Smith soars into long jump final
Tyrone Smith has declared himself ready to challenge for a medal in tomorrow morning’s long jump final at Carrara Stadium.
Smith advanced to the medal round after leaping 7.89 metres and feels confident of delivering something special in a hotly contested final.
All of the medal contenders, including Luvo Manyonga the South African world champion, Australia’s Fabrice Lapierre, the 2010 Delhi Games gold medal-winner, and team-mate Henry Frayne were among the 12 qualifiers.
Smith, 34, believes Frayne’s qualifying jump of 8.34, which surpassed Lapierre’s previous Games record of 8.30, is a sign of things to come.
“I think it’s going to be a cracking final,” Smith said. “The Commonwealth Games record is going to be demolished by multiple people.
“In my opinion it’s going to be the best ever long jump final at the Commonwealths.
“I don’t have too many big moments left in my career and tomorrow is one of them. I can’t afford to squander anymore opportunities.
“I’ve got a feel for it and know what not to do. I want to take full advantage of this opportunity and just bring home a medal.”
Smith, who holds the national record of 8.34 metres, knows he will have to replicate that kind of distance to stand a chance of a podium finish.
But the experienced jumper says he has learnt from harsh lessons of the past and feels relaxed and ready to hit peak form.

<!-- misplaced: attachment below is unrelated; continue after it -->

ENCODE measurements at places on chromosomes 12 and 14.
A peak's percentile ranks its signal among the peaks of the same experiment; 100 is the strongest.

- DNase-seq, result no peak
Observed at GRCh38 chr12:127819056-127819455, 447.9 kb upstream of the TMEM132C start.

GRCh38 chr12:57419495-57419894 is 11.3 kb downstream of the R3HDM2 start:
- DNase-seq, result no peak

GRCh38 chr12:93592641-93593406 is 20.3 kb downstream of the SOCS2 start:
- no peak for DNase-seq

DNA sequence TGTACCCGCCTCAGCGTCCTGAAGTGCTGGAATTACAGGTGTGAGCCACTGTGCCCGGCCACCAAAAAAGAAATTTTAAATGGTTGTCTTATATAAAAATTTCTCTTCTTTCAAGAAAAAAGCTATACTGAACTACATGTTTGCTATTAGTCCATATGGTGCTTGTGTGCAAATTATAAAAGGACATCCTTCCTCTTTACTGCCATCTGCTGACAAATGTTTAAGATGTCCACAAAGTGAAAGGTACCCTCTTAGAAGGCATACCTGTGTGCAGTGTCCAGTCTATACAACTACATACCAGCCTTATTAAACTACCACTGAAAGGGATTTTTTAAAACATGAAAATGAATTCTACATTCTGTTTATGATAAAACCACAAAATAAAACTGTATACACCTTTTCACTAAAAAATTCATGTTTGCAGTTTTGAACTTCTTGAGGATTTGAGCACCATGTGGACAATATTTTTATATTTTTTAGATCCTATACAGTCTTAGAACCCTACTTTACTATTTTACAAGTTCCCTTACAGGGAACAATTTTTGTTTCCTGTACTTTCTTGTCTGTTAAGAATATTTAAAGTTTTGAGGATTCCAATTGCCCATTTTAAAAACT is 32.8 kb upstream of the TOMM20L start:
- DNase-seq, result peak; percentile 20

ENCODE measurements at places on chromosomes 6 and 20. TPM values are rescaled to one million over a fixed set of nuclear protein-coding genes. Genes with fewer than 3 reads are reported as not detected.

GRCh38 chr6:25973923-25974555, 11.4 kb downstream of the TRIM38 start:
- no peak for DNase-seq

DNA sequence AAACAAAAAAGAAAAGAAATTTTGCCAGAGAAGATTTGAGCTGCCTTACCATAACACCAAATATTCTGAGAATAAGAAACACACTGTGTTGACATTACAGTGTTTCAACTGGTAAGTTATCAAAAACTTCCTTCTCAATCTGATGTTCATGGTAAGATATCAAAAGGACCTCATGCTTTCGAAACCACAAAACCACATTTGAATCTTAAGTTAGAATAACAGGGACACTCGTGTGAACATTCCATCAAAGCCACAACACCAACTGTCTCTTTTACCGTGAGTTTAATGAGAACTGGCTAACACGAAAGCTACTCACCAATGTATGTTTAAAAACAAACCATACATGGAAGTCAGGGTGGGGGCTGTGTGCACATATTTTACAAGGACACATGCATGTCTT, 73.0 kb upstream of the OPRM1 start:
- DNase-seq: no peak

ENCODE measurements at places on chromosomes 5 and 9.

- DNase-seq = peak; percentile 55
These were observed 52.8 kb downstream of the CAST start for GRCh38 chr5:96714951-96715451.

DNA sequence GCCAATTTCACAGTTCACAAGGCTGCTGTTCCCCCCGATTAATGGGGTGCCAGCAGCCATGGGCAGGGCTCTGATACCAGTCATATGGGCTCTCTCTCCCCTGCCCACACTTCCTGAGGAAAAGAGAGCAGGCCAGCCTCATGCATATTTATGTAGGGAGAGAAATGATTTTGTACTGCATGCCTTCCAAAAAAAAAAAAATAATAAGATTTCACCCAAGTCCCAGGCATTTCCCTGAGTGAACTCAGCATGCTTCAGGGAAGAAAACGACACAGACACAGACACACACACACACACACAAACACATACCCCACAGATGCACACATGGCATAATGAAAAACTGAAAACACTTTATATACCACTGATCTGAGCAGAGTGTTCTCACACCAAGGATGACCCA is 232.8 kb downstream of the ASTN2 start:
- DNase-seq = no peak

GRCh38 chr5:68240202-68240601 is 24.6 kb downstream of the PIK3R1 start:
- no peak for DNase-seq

“I’ve psyched myself out way too many times in this career of mine,” said Smith, who jumped 7.52 in first attempt. “I decided to relax as much as possible and did a bit of reading to try and take my mind off of things.
“I came out and did a really short warm-up … I wasn’t like ‘ah, I’ve need to a championship warm-up!’ It will be a lot of stiff competition and I’m feeling very proud to be in it.”
Smith says he will need to fix some technical issues if he is to capture his first medal at a major competition. He came closest at the 2015 Pan Am Games in Toronto, finishing fourth with a leap of 8.07.
“I knew it was job done,” Smith said of his qualifying jump,” he said. “My left leg kind of dropped a little bit; I saw on the film. If it hadn’t been for my leg it would have been an eight metres jump.
“I wanted to do it in the first jump but the nerves and atmosphere got to me a little bit.
“I didn’t have quite the push out of the back that I needed, but I fixed that on the second one and knew I had a good jump there.
“There a couple of technical things I can fix and I know it will be even better on board.”
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